Social media is a space where people share extremely personal information in a visible platform, and they are frequently subject to verbal aggression from strangers. The layer of physical separation that digital and online tools create allows for lowered perceived barriers; in short, our boundaries are lowered. In an increasingly connected world, youth have to deal with bullying as one of the many adverse impacts of screen time. According to the Pew research, youth are using YouTube, Instagram and Snapchat, with 95% of teens reporting that they have access to a smartphone. Rates of teens using the internet and social media have gone up precipitously in the last decade.

The long-term impact of social media on teens is not yet clear. However, as technology advances, healthcare providers should leverage teens’ inclination towards digital interaction to improve the availability of mental health support.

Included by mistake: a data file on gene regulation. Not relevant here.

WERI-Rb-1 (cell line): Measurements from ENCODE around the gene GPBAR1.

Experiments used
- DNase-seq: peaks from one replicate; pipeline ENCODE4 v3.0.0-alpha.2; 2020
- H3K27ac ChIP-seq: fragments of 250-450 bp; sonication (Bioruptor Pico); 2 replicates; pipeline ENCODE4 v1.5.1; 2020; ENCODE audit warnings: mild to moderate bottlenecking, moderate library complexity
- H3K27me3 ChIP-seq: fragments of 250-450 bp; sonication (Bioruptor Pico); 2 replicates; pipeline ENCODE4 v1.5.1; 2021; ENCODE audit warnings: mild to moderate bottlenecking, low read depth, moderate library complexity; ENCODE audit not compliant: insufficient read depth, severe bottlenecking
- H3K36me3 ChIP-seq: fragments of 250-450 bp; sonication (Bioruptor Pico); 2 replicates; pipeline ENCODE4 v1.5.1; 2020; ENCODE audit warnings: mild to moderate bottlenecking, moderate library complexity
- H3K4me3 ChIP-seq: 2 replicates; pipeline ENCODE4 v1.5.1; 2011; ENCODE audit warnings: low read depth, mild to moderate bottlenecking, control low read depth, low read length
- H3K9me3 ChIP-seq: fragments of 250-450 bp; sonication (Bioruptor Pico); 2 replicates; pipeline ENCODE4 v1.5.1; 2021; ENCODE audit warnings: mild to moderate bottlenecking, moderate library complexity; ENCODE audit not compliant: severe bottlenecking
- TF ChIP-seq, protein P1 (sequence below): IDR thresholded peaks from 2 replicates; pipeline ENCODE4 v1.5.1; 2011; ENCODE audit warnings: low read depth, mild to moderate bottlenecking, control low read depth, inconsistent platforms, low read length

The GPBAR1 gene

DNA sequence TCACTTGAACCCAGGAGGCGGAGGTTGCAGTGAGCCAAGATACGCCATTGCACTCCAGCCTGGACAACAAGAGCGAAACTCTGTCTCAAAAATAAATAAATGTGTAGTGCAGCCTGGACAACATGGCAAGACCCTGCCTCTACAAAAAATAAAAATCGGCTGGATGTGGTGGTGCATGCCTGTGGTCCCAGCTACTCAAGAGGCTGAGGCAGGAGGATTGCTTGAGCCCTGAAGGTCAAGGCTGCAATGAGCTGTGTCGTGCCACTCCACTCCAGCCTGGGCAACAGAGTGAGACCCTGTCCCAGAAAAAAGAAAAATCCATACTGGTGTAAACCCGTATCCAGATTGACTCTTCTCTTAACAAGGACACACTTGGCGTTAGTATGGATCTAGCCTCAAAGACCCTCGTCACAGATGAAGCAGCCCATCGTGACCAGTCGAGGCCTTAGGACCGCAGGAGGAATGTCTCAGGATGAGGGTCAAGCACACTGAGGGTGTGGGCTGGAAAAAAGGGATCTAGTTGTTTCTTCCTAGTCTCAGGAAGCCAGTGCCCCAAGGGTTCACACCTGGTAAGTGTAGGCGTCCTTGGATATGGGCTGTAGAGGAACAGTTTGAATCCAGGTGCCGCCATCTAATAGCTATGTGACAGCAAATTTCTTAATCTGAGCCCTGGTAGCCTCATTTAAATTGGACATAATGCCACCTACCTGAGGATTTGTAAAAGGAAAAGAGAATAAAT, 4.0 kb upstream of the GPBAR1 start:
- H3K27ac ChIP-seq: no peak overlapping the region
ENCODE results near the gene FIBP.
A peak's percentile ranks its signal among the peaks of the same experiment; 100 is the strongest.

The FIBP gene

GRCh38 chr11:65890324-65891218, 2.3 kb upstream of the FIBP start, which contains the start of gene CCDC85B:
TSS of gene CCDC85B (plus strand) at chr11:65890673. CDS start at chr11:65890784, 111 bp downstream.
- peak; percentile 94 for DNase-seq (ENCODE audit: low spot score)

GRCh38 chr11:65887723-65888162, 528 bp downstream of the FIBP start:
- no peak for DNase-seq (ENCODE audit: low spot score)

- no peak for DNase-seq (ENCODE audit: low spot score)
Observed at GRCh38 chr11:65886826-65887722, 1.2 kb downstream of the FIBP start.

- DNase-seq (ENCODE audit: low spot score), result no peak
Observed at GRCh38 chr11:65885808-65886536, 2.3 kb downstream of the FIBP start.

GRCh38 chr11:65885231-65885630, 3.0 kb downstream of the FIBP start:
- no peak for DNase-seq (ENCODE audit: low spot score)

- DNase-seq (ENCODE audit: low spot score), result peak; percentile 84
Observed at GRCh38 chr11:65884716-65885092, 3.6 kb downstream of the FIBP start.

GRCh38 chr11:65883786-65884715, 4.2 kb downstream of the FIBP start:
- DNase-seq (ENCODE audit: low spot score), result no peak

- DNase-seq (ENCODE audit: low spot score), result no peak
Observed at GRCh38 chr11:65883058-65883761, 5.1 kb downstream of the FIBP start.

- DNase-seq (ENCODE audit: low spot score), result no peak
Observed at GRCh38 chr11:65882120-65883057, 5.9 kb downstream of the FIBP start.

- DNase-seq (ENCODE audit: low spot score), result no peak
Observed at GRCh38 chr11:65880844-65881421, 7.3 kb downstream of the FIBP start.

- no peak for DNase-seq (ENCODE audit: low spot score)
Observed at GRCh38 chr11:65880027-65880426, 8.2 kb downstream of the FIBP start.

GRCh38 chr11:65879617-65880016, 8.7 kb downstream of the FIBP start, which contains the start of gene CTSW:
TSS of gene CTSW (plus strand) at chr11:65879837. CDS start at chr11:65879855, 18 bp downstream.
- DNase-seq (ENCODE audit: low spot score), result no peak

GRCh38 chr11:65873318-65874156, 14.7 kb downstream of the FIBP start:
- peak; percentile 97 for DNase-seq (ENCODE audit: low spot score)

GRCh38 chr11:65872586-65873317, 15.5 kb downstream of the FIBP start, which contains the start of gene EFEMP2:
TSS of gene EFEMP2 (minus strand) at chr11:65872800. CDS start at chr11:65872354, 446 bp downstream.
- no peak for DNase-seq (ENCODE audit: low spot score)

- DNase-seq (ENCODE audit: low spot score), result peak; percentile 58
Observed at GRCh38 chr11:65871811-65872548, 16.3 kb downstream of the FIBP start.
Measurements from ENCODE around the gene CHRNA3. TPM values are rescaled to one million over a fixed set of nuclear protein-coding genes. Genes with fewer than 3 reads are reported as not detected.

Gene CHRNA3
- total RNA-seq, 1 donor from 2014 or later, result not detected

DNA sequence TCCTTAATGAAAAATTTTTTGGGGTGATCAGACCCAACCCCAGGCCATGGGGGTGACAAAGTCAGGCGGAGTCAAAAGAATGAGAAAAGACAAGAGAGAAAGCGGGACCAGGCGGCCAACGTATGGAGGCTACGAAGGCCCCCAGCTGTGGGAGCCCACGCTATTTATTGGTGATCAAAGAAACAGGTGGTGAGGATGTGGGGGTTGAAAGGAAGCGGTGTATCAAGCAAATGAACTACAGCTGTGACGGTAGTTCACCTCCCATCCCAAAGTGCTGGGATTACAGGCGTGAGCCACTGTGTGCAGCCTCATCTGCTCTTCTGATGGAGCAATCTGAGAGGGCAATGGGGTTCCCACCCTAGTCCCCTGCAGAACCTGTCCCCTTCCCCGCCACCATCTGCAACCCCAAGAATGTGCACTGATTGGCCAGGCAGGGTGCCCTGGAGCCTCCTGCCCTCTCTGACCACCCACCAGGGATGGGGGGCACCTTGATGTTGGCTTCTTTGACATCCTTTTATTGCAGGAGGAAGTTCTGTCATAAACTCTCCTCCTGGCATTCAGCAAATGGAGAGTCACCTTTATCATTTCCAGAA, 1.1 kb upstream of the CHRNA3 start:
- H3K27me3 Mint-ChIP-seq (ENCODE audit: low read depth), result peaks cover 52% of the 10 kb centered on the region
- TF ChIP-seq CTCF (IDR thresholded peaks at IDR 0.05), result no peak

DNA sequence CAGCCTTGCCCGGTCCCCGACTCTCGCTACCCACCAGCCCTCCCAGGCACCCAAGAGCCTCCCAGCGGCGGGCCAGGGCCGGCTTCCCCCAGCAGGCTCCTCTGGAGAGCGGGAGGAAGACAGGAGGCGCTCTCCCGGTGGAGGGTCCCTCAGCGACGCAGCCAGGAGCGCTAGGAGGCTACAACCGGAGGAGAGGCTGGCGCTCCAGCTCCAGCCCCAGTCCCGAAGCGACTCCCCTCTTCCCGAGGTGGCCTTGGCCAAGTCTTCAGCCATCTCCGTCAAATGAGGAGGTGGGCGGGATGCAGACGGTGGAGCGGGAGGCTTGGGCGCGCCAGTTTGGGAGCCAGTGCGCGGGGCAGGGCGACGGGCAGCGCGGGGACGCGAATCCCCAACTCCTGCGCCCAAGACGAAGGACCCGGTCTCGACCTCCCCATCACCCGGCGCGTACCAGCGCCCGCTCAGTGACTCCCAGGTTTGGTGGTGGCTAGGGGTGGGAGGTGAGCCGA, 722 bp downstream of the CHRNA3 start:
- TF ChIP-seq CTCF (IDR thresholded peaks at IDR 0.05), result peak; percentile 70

Here are five results from The Trevor Project Study, released last month, that all healthcare leaders should know about:

  • Minority youth are more at risk when they are unable to connect with like peers. Two out of three LGBTQ youth reported that someone tried to convince them to change their sexual orientation or gender identity, with youth who have undergone conversion therapy more than twice as likely to attempt suicide as those who have not.
  • Ninety-eight percent said a “safe space” social networking site for LGBTQ youth would be valuable to them. With so many young people online, LGBTQ youth can more easily connect and find peers through media.